If you’ve been diagnosed with glaucoma, you’re probably already familiar with the typical options in glaucoma treatment – eye drops, laser treatment or traditional surgery. While these are certainly effective, especially when glaucoma is diagnosed early, researchers have been working hard to offer new glaucoma treatments. Their goal is not only to improve outcomes but also reduce the treatment’s side effects and frequency of use.
Before we dive into the new options, it’s important to understand the goal of any glaucoma treatment. At present, glaucoma is not curable. However, treatment can significantly slow the progression of the disease. Glaucoma damages your eye's optic nerve. Extra fluid builds up in the front part of your eye (cornea), which increases the pressure in your eye. Reducing this pressure is the primary objective of any glaucoma treatment. This is often referred to as intraocular pressure or IOP.
Eye drops for glaucoma treatment seem like an easy option but there are several challenges that can reduce its effectiveness. It can be difficult to get all the medicine in the eye, especially for older adults with less of a steady hand. In addition, since it must be applied daily, individuals may forget. Since the drops have no perceivable benefit (early stages of glaucoma have no symptoms), patients might make it a lower priority. This is understandable since it may also have unpleasant side effects like burning, red eyes.
Laser surgery is a less invasive option beyond eye drops. The laser opens clogged tubes and drains fluid. It can take a few weeks to see the full results. If laser surgery or drugs don’t relieve your eye pressure, you may need a more traditional operation. You’d have to go into the hospital and will need a few weeks to heal and recover. Although usually effective, glaucoma surgery can make you more likely to get cataracts later. It can also cause eye pain or redness, infection, inflammation, or bleeding in your eye.
Alternatives or Improvements to Eye Drops
The Glaucoma Research Foundation reported several new developments on the horizon. These technologies focus on reducing patient error in applying eye drops. This makes the medication more effective and improves the quality of life for the patient. Here are some of the products underway:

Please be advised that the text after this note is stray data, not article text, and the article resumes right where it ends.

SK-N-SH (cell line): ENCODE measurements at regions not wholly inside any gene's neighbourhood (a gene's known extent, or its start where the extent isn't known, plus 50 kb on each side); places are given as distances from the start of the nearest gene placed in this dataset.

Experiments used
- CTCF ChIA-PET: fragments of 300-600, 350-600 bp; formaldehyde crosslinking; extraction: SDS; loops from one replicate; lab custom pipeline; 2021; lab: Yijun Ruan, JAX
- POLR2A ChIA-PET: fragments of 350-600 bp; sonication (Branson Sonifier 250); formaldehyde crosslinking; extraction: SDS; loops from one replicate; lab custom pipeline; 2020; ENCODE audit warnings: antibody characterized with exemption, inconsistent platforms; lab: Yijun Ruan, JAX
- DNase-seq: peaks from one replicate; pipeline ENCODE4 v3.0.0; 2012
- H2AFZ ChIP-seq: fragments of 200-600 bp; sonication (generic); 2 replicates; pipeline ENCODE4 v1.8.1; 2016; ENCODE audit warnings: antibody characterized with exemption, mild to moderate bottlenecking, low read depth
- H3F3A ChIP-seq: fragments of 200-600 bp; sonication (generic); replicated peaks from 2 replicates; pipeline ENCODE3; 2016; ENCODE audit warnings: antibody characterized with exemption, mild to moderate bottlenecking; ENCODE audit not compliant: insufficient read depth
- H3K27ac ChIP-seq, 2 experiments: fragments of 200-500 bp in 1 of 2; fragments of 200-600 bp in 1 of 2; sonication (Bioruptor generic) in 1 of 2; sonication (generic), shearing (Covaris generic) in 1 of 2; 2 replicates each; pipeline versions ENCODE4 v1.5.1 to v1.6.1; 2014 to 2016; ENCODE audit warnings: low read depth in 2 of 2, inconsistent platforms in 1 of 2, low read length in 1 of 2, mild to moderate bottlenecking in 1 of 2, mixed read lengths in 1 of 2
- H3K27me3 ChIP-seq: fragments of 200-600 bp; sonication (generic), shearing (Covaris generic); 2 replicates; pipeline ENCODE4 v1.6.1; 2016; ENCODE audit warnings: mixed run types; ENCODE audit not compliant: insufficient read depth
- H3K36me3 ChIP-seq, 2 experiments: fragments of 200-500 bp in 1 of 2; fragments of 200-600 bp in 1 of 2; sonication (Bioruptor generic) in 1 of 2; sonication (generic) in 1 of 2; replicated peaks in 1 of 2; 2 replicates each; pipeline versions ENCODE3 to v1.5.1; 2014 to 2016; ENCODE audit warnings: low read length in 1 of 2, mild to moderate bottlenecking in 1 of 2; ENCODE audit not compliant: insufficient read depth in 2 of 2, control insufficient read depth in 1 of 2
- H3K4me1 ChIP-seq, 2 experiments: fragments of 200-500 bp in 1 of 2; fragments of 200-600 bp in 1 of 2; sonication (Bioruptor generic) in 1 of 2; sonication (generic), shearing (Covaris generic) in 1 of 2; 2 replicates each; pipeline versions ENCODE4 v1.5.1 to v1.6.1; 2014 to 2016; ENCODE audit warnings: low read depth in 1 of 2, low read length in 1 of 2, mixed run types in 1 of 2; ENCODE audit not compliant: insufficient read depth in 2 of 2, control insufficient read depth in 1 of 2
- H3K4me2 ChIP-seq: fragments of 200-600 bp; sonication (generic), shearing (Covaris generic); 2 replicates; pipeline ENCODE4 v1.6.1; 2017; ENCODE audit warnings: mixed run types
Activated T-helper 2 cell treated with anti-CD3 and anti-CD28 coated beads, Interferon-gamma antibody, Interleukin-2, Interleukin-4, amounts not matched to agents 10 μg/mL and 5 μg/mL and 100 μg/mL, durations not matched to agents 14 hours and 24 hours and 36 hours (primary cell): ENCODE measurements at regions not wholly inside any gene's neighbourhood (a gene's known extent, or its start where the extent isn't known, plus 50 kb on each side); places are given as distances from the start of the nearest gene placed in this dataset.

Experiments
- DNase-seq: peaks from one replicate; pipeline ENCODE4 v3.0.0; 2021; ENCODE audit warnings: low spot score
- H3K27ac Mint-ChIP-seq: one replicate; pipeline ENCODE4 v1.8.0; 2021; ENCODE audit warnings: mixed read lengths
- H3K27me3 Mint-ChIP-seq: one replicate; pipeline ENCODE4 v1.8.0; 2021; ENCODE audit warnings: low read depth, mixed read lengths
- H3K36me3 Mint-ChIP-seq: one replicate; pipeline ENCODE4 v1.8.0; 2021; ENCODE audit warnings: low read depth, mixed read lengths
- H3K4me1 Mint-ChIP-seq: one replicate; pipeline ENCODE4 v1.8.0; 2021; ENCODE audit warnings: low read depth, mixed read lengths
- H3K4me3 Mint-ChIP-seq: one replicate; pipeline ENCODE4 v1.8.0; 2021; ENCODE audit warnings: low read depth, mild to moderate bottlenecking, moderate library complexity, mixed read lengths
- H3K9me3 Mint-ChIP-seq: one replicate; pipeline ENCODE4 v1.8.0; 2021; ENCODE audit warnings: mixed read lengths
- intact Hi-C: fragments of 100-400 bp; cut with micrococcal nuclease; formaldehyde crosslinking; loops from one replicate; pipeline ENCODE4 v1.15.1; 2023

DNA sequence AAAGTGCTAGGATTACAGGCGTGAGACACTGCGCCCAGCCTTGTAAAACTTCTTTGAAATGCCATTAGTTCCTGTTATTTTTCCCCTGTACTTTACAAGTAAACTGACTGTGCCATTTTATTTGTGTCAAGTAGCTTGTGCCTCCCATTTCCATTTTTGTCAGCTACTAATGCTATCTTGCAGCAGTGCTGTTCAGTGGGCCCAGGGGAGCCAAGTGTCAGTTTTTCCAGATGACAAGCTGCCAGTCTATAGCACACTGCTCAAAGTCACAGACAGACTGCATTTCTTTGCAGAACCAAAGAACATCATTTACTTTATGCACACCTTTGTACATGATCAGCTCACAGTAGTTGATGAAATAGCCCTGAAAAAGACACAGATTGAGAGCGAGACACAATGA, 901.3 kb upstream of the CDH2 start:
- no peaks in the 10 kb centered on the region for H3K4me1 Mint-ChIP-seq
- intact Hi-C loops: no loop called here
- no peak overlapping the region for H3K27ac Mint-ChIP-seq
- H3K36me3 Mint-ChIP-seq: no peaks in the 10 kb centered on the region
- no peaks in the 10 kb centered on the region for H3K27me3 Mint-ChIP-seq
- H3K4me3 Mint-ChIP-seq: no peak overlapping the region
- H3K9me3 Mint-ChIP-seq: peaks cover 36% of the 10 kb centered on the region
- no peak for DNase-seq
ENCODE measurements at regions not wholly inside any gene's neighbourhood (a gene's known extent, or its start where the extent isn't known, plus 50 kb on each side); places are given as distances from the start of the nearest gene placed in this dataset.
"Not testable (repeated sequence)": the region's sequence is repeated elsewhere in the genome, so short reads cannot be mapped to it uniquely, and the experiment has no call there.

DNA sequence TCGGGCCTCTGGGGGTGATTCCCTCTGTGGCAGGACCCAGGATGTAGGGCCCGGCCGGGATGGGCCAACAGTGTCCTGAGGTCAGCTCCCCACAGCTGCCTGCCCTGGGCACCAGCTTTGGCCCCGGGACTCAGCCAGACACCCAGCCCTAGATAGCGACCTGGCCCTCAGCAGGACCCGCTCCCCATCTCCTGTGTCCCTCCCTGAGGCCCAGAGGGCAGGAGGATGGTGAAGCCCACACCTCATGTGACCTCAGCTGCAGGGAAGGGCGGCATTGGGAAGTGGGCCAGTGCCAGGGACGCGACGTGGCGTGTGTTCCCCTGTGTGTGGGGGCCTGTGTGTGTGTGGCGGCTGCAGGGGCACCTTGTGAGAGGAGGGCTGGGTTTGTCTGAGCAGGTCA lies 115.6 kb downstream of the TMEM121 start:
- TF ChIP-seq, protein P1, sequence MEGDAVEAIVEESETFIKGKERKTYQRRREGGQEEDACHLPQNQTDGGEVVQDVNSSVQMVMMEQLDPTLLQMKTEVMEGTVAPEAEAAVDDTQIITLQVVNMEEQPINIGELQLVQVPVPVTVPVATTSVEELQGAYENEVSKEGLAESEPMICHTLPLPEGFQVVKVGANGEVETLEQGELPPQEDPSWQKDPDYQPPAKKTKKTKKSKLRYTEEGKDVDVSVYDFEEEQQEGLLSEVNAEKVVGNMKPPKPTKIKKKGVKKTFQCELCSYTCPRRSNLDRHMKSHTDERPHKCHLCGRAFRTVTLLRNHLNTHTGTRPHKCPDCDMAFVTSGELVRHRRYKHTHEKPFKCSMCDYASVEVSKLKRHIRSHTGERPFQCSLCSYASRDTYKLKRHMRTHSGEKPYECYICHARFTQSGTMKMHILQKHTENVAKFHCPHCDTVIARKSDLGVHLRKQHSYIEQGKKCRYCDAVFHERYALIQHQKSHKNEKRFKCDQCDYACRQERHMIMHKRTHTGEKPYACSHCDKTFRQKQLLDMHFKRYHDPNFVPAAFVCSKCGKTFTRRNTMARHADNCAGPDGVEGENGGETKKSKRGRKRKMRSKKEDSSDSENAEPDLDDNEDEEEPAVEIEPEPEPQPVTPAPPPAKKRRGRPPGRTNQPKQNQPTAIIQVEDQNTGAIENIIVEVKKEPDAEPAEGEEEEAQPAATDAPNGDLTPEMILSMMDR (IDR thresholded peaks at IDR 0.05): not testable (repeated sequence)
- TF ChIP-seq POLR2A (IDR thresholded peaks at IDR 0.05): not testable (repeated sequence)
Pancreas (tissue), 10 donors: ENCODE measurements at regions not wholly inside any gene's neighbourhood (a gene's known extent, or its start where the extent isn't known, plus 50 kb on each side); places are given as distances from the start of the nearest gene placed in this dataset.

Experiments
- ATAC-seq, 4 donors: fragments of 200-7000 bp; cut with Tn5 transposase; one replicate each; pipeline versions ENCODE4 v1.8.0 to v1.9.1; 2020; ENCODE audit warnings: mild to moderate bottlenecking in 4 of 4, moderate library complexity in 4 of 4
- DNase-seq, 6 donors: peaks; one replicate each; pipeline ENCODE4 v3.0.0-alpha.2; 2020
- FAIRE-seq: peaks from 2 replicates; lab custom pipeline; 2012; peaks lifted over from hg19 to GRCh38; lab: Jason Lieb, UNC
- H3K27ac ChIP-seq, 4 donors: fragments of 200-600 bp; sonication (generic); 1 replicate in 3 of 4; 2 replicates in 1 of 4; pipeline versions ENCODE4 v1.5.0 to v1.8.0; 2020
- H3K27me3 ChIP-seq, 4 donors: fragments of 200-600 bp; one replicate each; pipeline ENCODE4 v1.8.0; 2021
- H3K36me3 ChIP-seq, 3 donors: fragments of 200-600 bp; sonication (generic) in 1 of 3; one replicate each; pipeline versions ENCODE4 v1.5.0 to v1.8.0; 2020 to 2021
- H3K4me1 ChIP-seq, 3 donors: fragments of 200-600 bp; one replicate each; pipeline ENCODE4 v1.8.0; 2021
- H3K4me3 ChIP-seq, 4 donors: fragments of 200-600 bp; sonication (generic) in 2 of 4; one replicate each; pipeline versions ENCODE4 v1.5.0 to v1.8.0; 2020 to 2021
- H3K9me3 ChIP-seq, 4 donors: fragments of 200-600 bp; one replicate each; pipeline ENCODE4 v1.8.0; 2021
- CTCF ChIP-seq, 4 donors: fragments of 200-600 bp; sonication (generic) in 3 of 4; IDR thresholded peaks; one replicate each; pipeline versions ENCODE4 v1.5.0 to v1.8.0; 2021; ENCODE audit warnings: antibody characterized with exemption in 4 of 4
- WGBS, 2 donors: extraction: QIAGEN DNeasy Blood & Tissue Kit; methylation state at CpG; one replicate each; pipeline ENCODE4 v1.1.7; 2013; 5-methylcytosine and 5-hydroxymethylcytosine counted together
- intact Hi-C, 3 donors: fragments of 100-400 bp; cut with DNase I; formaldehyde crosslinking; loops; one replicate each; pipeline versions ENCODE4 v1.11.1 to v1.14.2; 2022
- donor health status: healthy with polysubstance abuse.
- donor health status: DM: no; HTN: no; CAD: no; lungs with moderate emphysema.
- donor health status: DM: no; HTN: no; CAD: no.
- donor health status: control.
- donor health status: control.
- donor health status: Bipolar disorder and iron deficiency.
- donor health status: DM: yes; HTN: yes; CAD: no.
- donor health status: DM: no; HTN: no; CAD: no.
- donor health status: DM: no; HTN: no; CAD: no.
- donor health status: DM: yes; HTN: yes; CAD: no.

In addition, people with glaucoma who take more than one eye drop per day are beginning to see those medications available as a single, combined eye drop. New products include Cosopt (timolol and dorzolamide), Combigan (timolol and brimonidine) and Simbrinza (brinzolamide and brimonidine).
Minimally Invasive Glaucoma Surgery
Minimally Invasive Glaucoma Surgery (MIGS) procedures are small cuts or micro-incisions through the cornea that cause the least amount of trauma to surrounding tissues. Doctors implant a tiny device to allow fluid to drain from the eye, reducing internal pressure. Some devices (iStent) are implanted during cataract surgery. Cataract surgery alone lowers pressure. The combination of both is more effective and can lower the need for medication.
These new techniques minimize tissue scarring, allowing for the possibility of traditional glaucoma surgery in the future if needed. They also give doctors the opportunity to treat patients earlier and more safely than older surgeries.
Monitoring Eye Pressure
An easy, accurate way to measure eye pressure is critical to monitoring the progress of glaucoma and adjusting treatment as needed. For patients that require more frequent testing of their eye pressure, there’s now an at-home tonometer called iCare HOME. There’s no puff of air and no eye drops. The patient can easily share the information with their eye doctor.
If you have a glaucoma diagnosis, you can feel confident that your glaucoma treatment options are only going to improve in the years ahead. Although the disease is not curable, it is very manageable with the right treatment.